Microsoft has been chasing the quantum computing dream since 2006 when it opened up Station Q research group at the University of California. Since then, the company has been funding projects that aim to crack the quantum computing nut.
So far, no single entity has been able to significantly capitalize on quantum computing and the race continues for this complex pipe dream. Microsoft, who has a massive research and development department, is looking to boost its research into this field with key hires including Douglas Carmean, who previously worked at Intel.
Carmean led the design of multiple Intel processors and will be joining Microsoft to help tackle the toughest challenges in the computing world. The benefits of creating a quantum computer is that it will be significantly more powerful than modern PC designs and any company who can make the breakthrough will not only be rewarded financially but will also have a leg up in software development too.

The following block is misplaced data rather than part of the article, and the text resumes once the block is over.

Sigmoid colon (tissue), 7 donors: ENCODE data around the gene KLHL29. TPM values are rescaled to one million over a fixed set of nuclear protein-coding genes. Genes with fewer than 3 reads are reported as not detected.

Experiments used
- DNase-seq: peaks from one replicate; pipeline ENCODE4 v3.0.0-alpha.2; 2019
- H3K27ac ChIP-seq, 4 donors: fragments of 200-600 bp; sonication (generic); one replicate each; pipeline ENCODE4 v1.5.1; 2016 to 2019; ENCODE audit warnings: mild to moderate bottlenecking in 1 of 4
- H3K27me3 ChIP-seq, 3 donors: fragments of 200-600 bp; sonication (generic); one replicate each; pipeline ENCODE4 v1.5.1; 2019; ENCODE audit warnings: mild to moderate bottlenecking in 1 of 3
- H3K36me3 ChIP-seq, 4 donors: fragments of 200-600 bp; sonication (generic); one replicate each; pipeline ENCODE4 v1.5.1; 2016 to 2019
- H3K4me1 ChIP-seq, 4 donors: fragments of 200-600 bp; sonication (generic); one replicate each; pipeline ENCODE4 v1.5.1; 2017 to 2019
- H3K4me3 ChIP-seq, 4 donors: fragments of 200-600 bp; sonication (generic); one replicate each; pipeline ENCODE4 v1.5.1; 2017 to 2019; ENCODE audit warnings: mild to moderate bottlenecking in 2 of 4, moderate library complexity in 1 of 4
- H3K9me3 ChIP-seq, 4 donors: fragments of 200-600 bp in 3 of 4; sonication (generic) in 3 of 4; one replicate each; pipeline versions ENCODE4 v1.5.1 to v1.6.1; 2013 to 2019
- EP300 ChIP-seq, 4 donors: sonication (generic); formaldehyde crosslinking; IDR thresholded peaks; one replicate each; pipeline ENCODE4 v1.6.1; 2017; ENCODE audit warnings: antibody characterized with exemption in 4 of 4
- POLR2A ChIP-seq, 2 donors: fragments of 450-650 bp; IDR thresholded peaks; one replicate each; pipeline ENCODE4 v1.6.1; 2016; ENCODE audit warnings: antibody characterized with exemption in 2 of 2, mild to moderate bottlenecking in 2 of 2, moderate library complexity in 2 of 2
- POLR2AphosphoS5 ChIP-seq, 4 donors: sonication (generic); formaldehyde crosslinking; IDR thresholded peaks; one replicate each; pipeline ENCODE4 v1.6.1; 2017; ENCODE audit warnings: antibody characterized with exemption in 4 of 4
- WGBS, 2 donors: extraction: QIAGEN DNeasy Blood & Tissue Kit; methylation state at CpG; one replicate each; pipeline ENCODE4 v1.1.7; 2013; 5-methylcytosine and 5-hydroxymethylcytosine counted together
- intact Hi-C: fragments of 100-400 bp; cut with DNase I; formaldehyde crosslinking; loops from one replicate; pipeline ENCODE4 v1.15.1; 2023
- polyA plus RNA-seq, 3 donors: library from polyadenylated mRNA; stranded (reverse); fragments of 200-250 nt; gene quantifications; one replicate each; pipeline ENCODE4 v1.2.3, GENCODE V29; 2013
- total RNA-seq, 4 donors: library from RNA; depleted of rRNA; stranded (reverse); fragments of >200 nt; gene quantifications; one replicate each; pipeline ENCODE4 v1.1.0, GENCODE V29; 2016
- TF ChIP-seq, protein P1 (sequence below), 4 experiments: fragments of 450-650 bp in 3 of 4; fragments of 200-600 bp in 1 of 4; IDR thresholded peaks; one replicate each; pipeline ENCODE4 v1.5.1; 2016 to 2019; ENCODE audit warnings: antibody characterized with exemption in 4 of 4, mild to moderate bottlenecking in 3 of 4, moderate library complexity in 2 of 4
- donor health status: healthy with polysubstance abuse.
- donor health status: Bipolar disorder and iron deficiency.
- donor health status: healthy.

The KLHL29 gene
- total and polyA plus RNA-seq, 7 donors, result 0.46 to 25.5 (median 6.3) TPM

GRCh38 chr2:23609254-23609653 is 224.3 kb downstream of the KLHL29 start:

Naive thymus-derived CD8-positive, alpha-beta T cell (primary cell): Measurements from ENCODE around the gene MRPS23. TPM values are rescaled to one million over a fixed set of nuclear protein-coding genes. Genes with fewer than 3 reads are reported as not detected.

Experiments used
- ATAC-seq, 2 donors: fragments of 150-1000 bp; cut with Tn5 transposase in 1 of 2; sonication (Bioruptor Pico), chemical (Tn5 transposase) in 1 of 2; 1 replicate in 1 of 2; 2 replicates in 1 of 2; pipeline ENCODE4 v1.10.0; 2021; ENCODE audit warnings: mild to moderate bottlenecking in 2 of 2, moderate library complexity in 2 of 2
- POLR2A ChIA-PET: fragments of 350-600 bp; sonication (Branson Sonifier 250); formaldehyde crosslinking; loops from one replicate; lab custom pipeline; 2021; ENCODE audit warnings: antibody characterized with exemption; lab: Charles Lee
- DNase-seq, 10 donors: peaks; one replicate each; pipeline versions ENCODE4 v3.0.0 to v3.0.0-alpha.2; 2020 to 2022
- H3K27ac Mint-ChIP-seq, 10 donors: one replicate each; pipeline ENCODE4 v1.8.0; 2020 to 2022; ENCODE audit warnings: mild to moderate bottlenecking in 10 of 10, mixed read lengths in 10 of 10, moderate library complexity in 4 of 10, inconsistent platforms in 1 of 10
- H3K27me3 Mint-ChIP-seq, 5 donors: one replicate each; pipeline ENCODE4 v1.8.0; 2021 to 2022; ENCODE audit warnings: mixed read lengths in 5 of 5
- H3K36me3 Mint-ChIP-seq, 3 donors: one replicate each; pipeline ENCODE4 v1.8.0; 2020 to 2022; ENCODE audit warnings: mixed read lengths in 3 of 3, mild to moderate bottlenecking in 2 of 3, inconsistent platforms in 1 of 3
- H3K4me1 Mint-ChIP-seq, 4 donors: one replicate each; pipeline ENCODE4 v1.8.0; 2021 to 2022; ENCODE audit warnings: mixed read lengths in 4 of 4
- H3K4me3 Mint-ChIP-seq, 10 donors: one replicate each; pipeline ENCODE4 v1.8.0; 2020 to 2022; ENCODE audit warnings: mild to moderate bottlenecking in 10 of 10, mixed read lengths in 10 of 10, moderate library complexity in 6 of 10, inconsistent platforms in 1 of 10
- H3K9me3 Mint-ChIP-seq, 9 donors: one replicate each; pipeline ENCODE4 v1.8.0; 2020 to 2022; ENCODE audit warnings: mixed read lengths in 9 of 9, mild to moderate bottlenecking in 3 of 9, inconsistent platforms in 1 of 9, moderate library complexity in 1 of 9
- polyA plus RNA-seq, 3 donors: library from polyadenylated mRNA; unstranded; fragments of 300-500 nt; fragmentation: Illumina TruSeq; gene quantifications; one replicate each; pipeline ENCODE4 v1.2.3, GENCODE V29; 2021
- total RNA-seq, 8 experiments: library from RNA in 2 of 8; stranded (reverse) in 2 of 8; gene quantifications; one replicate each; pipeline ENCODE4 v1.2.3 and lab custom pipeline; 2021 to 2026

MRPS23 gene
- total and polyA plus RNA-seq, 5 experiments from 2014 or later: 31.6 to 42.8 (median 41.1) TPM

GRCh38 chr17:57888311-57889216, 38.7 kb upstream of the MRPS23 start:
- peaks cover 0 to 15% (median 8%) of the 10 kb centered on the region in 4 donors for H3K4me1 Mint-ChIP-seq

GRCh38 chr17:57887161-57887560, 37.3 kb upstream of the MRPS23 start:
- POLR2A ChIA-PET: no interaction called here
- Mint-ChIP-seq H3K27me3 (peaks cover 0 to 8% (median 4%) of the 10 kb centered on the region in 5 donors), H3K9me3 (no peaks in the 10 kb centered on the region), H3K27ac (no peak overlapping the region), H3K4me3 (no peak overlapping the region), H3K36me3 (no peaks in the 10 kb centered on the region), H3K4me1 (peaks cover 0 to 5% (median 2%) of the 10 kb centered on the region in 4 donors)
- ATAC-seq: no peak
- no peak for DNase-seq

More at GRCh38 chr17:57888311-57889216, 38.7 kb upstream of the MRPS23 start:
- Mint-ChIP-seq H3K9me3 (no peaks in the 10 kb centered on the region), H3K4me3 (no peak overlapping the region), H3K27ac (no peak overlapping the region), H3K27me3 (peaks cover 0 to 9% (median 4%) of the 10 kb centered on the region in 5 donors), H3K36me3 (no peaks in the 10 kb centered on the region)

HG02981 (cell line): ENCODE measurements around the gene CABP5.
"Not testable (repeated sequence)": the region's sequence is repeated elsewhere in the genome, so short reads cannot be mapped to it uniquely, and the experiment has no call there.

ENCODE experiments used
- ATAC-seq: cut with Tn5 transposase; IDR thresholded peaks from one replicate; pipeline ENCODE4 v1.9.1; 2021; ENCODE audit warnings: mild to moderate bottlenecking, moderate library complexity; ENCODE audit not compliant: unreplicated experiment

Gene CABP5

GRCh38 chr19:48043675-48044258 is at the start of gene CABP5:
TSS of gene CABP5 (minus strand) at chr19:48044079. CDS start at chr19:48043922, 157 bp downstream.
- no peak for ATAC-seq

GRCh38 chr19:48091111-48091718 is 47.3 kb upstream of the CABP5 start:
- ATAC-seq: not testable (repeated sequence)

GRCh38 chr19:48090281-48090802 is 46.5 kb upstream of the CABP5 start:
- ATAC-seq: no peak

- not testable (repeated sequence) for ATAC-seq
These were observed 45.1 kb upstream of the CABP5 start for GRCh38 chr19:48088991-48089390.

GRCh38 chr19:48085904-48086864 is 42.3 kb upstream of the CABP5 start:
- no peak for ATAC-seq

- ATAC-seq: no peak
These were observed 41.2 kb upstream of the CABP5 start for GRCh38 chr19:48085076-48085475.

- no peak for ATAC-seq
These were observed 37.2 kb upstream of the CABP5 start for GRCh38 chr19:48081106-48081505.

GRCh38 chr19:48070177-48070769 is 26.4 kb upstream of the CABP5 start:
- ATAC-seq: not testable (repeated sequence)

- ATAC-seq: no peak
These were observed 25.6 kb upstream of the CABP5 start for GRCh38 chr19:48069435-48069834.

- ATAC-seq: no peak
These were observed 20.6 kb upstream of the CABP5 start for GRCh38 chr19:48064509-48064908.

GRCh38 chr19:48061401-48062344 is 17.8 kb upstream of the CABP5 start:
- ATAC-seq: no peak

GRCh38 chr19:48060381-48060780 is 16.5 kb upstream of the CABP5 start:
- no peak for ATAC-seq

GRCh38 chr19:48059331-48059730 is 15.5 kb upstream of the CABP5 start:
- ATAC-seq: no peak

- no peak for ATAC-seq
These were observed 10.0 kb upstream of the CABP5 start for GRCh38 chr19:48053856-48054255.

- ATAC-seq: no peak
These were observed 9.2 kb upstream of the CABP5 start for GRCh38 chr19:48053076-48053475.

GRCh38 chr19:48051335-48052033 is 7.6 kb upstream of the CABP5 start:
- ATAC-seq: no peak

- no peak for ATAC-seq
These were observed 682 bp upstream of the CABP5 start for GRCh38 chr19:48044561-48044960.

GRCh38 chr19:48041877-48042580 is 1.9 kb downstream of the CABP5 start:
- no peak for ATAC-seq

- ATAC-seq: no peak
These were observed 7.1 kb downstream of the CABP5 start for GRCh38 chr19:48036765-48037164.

Microsoft's approach to quantum computing is based on "topological quantum computing" which is the ability to control the motions of pairs of subatomic particles as they wind around one another. It's a topic that requires you to put down what you know about computers and begin to understand what happens at the atom level, to grasp what scientists are trying to do.
You can check out the full report on Microsoft's quantum efforts at the source link below.